Against Democracy, It Being a Ghastly Mistake

To begin, we have much too much democracy. We need to discourage people from voting. In fact, the gravest obstacle to the restoration of civilization in North America is universal suffrage. Letting everybody vote makes no sense. Obviously they are no good at it. The whole idea smacks of the fumble-witted idealism of a high-school Marxist society.

At least eighty percent of the electorate lives in blank medieval darkness regarding any matter of public policy or history. They might as well vote on the incisions needed in cardiac surgery as try to govern themselves. Poll after poll shows that even graduates of America’s pathetic Halloween universities (where the young disguised as students are hornswoggled by mountebanks disguised as professors), which means most of the universities, do not know who fought in WWI, or within a century when the Civil War took place, or who Galileo was. These are the better informed. The rest barely know what century they live in.

Unalloyed ignorance is not an obvious qualification for governing, despite all appearances.

Only two possible reasons exist for universal suffrage, both bad. The first is that if you let idiots vote, the Democrats will sometimes be elected. That is, it is a sort of affirmative action for the Democratic National Committee; this is perhaps slightly more desirable than, say, price supports for hemorrhagic tuberculosis. The only good thing that can be said about Democrats is that, when they are in power, the Republicans are not.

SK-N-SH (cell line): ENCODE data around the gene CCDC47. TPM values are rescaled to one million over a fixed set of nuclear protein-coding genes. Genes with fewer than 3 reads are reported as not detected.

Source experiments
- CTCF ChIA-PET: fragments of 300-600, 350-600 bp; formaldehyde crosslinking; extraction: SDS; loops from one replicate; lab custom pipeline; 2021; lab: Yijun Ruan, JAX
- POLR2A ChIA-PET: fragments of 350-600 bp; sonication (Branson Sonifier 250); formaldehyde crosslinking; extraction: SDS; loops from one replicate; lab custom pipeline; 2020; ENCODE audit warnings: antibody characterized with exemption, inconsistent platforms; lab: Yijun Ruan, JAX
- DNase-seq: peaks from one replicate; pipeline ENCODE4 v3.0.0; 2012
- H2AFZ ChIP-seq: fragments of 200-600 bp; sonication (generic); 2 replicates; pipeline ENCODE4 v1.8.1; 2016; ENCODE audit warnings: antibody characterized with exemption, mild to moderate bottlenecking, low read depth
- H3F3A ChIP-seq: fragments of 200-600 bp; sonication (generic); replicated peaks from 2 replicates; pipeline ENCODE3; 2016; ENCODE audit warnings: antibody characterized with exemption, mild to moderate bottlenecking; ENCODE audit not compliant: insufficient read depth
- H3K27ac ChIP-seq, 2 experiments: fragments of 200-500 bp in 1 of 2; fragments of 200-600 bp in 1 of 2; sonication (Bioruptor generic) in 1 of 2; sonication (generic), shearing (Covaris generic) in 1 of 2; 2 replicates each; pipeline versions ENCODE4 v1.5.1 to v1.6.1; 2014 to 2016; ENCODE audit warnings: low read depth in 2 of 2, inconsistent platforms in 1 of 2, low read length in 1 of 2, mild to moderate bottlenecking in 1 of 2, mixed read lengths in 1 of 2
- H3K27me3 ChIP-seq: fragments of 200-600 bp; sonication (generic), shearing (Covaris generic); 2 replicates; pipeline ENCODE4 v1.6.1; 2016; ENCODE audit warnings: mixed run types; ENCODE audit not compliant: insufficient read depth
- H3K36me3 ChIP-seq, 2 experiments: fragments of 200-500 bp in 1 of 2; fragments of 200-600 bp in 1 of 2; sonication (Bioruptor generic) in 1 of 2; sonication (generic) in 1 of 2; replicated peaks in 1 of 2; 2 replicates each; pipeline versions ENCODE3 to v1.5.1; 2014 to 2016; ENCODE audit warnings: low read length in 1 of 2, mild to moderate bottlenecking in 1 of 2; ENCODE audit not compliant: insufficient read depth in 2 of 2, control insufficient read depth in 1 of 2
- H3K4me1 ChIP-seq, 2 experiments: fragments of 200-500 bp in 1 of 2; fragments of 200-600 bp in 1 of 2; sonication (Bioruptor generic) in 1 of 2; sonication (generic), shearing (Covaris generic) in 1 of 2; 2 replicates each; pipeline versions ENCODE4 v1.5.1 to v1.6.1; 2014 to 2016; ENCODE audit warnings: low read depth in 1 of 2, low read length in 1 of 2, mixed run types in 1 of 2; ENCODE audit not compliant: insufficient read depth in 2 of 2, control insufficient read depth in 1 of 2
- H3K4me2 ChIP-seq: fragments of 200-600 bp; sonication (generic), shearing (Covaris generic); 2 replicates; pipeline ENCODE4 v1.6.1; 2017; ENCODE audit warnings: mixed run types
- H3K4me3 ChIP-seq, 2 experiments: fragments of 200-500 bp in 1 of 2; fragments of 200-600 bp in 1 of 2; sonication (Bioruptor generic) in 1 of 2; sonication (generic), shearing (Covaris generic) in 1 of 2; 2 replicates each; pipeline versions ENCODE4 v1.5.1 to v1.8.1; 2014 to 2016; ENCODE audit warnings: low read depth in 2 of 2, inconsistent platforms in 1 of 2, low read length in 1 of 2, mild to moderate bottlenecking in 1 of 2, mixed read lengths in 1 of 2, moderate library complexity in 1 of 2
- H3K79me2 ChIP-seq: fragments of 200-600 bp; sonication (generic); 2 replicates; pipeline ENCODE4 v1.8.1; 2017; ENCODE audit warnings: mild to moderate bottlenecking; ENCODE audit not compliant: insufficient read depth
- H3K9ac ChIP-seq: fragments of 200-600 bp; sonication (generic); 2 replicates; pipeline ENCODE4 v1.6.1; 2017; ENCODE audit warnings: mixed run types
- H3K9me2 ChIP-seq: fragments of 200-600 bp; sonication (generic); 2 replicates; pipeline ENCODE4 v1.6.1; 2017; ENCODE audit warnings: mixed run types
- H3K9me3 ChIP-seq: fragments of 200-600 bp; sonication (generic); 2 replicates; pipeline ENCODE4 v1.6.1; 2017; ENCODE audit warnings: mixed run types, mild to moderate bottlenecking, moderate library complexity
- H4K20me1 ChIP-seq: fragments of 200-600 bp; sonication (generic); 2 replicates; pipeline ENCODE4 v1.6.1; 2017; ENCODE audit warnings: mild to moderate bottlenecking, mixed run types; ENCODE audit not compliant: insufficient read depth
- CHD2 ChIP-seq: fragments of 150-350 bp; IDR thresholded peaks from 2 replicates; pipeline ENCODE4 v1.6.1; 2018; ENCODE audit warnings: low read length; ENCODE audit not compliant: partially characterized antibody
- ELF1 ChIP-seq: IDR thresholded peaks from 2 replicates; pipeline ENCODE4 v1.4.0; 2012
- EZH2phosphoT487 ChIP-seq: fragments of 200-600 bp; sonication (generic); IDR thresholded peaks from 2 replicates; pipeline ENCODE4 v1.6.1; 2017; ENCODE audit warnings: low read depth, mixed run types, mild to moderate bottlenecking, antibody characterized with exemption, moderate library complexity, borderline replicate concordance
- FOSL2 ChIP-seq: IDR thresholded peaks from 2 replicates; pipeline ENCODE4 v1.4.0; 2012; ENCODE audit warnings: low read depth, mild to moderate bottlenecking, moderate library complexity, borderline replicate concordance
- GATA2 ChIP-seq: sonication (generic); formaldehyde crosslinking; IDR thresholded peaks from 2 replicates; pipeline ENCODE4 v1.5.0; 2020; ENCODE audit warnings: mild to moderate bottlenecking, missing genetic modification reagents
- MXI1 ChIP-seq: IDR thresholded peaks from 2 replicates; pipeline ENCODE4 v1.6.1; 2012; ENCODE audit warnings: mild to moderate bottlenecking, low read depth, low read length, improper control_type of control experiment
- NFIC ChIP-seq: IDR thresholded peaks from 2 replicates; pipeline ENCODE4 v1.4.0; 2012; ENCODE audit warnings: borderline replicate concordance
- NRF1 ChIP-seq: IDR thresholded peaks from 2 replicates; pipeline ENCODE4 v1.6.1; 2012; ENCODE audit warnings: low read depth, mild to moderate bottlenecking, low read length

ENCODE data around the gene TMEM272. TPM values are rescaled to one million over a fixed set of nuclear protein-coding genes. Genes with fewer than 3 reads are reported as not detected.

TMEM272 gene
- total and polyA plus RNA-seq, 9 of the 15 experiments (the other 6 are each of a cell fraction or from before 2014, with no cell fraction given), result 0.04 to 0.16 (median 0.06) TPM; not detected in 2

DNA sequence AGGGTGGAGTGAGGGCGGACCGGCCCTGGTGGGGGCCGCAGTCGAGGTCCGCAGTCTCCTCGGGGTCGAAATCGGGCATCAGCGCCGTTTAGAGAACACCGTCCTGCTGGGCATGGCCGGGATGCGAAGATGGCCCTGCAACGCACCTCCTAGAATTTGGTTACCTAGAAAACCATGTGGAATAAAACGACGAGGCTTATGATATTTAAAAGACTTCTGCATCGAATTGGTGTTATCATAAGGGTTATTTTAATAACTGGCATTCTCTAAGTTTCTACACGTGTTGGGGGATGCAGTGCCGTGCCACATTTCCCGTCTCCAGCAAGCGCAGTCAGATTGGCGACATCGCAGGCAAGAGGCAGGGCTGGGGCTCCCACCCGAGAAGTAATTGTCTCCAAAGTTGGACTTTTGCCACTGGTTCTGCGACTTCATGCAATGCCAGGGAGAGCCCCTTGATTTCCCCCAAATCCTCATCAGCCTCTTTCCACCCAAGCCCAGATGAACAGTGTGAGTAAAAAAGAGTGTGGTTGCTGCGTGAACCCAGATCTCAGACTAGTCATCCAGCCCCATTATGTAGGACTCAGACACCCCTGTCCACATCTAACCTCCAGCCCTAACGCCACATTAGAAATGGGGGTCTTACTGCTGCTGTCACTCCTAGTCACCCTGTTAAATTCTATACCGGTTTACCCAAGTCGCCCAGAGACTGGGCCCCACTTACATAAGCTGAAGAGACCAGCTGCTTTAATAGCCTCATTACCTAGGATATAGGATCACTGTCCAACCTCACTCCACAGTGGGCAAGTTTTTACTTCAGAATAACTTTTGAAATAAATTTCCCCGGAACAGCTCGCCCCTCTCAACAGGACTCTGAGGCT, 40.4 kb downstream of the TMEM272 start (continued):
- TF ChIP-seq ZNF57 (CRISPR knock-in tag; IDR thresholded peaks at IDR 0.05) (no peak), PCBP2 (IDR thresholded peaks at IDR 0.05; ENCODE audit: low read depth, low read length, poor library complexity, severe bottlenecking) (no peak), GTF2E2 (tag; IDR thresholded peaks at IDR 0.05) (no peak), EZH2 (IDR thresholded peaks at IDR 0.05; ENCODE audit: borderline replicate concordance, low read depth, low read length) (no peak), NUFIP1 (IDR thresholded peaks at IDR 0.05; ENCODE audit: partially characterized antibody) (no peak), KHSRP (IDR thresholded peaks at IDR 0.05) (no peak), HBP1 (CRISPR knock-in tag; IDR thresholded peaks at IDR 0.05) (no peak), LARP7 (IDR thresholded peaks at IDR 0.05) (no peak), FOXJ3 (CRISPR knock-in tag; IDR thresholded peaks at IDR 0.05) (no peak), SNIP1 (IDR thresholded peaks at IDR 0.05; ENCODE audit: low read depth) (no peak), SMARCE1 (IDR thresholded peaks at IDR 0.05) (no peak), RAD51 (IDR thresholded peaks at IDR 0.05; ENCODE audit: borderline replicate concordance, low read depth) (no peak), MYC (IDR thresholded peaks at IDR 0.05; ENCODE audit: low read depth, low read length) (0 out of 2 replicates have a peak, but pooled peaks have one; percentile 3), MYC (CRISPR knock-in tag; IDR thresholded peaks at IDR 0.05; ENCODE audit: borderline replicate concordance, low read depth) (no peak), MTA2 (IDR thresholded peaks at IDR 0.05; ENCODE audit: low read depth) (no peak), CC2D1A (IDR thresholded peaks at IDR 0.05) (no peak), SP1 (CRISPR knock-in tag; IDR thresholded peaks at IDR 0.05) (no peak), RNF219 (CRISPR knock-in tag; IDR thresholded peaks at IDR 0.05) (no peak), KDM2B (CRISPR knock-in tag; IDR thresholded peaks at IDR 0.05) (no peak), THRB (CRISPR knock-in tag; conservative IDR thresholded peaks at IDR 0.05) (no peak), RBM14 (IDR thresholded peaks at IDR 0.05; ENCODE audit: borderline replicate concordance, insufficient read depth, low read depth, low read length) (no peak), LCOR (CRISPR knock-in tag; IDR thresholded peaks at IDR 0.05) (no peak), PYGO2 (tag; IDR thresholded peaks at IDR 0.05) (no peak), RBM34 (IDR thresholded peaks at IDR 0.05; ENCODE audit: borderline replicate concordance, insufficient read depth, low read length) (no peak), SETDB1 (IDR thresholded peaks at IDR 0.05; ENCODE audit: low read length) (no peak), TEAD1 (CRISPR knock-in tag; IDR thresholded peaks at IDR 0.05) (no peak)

The second reason is that, in principle, the idiot vote will keep idiots from being maltreated by the bright. It does not, however, keep the bright from being maltreated by idiots, who are far more numerous. They run the schools, for example, which is why students often can’t read after twelve years.

Obviously we need to restore something like the old literacy tests for voting. I’m not suggesting that we ask hard questions like “What German Jew ruled Egypt during the Eighteenth Dynasty?” (Surely you have heard of the Teuton Kamen.) Or “Translate from the Latin: ‘Civili si ergo fortibus es in ero; nobili deus trux.’” No. I wouldn’t even ask simple questions like when did Reconstruction end, or who was Neville Chamberlain.

However, potential voters would be required to find the United States on an outline map of the world. This would eliminate half the public. Ask them to find Japan and you would be down to ten percent. Then I’d have them read a randomly chosen paragraph from the Constitution and see whether they had the foggiest idea what it meant. Few would. (Think I’m kidding? In 1993 the level of functional illiteracy in Detroit was forty-seven percent.)*

Next, nobody under the age of twenty-five should vote. A recent college graduate is a sorry cheese-brained late adolescent. With maturity he may be approximately rational, but at twenty-one maturity he don’t got yet. And he hasn’t seen squat of the world. Some will say, “Well, he’s old enough to die for his country, so he’s old enough to vote,” a thought that would embarrass a special-ed termite. A toddler is old enough to die in a car crash, which doesn’t establish that he should have a driver’s license.